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PerfectDisk 7.0 speeds defrags and keeps disks running smoothly

As drives in both servers and standalone PCs get larger, the need for fast, powerful disk defragmentation becomes greater.

Microsoft includes disk defragmentation software with Windows, but even they acknowledge that their software is not a perfect or speedy solution. As a result, many third-party disk defragmentation programs exist on the market, each attempting to find itself a niche.

Double specialty

PerfectDisk Version 7.0 specializes in two areas: defragmentation speed and helping the drive actually avoid fragmentation. There are two versions of the program, identical in features and performance. One is for workstations and installs on any system running Windows 2000 or XP; the other, for servers, installs on a Windows Server 2000 or 2003 platform. The server version will also work on workstations, but the workstation version will not work on servers.

We installed the workstation product on a test system with a 70G hard drive. PerfectDisk can work on drives up a terabyte. The drive was mildly fragmented, according to both Windows and PerfectDisk, with about five percent of the files fragmented. We chose the system because it had been previously defragmented using Windows, and we knew how long it had taken. We set PerfectDisk to analyze and then defragment the drive. Analysis was extremely quick, less than a minute. Then the program began defragmentation.

The key to PerfectDisk's speed is that it defragments both the free space and also the various files on a drive in a single pass. This means that when the process is finished, the defragmentation process is complete. You don't need to run the program again or run it using a different process.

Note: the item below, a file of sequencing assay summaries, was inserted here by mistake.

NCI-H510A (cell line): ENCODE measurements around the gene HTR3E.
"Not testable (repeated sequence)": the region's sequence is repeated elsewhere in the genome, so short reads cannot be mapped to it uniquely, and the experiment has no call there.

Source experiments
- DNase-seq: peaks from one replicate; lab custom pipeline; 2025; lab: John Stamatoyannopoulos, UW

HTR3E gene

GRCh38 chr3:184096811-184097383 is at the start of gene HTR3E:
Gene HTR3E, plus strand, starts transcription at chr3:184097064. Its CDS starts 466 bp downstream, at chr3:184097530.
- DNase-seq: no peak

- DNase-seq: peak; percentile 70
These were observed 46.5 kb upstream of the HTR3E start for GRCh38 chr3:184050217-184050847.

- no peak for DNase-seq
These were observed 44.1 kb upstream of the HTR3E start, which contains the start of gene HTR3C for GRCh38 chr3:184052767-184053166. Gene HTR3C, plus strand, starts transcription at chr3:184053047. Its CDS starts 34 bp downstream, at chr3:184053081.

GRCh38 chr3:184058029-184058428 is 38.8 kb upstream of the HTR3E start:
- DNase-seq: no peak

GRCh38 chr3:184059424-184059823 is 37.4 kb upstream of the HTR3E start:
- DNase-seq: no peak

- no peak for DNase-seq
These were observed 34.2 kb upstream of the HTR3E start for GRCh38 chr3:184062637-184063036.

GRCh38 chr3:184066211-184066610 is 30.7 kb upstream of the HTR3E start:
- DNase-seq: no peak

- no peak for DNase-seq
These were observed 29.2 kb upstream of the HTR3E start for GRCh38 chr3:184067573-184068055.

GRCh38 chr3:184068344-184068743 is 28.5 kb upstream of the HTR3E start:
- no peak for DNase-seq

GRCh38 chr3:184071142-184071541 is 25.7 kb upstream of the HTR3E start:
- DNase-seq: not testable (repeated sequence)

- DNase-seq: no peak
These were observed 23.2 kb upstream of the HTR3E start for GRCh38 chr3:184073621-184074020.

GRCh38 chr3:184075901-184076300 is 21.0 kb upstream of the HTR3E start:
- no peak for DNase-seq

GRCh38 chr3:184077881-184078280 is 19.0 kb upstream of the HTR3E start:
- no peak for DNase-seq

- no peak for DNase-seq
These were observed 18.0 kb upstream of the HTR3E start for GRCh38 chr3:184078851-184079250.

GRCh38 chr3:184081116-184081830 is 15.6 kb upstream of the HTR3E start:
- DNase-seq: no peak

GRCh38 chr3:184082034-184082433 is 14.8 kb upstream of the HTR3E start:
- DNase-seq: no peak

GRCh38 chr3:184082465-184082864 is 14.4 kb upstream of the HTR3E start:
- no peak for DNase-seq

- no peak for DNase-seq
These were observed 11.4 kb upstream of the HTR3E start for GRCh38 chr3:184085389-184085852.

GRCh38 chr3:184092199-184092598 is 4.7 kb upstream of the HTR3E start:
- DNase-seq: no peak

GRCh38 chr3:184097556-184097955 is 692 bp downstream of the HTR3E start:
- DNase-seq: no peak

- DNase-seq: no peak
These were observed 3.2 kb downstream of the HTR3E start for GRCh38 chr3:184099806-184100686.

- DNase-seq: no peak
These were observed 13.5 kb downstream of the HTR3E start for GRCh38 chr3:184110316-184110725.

But defragmentation is a huge drain on CPU resources and is slowed even further by its need for heavy disk access. So don't expect to be finished in a few minutes. The PerfectDisk program took 40 minutes to defragment our 70G test drive. But compare that with two hours and 10 minutes for the Windows defrag program, and you see the difference in speed.

The difference is even more pronounced on a notebook computer with a slower, 1.5GHz processor. PerfectDisk was able to get the notebook's 60G drive back in shape in four hours, compared to 22 hours'almost an entire day'using the standard Windows program.

PerfectDisk also helps fortify drives against future fragmentation. It does this by identifying and grouping together frequently modified files and also those rarely used. This, combined with consolidating free space, helps drives stay defragmented longer. And it speeds the defrag process even more when you do have to use PerfectDisk again.

What's more, PerfectDisk can run on a drive with very little free space. We tested this feature on an archive machine: With just five percent free disk space, you can still run PerfectDisk.

As with most defragmentation programs, you can set up a schedule so the drive will defragment when nobody is around. We normally set our defrags for 3 a.m. on Saturdays. But considering how quickly the program runs, especially after the first defrag, you could probably even run it over lunch. And there is no need to run the program more than once a week. In fact, you could probably run it monthly or less.

We've looked at many defragmentation programs and generally prefer the type that run quietly in the background without interfering with other processes. They're much slower, but they work around the clock to optimize your disks. PerfectDisk uses the more traditional approach, in which you stop what you're doing to defrag the drive. There's something to be said for each method, and we have to admit that PerfectDisk's ability to keep drives healthy for longer periods makes it very attractive.

PerfectDisk 7.0 can keep a drive optimized and defragmented, and it can do it far faster than any other program we have seen of this type. We only wish it also worked for older Windows operating systems. Older OSes are generally slower, so the increased defragmentation speed of PerfectDisk would be a real blessing.

About the Author

John Breeden II is a freelance technology writer for GCN.

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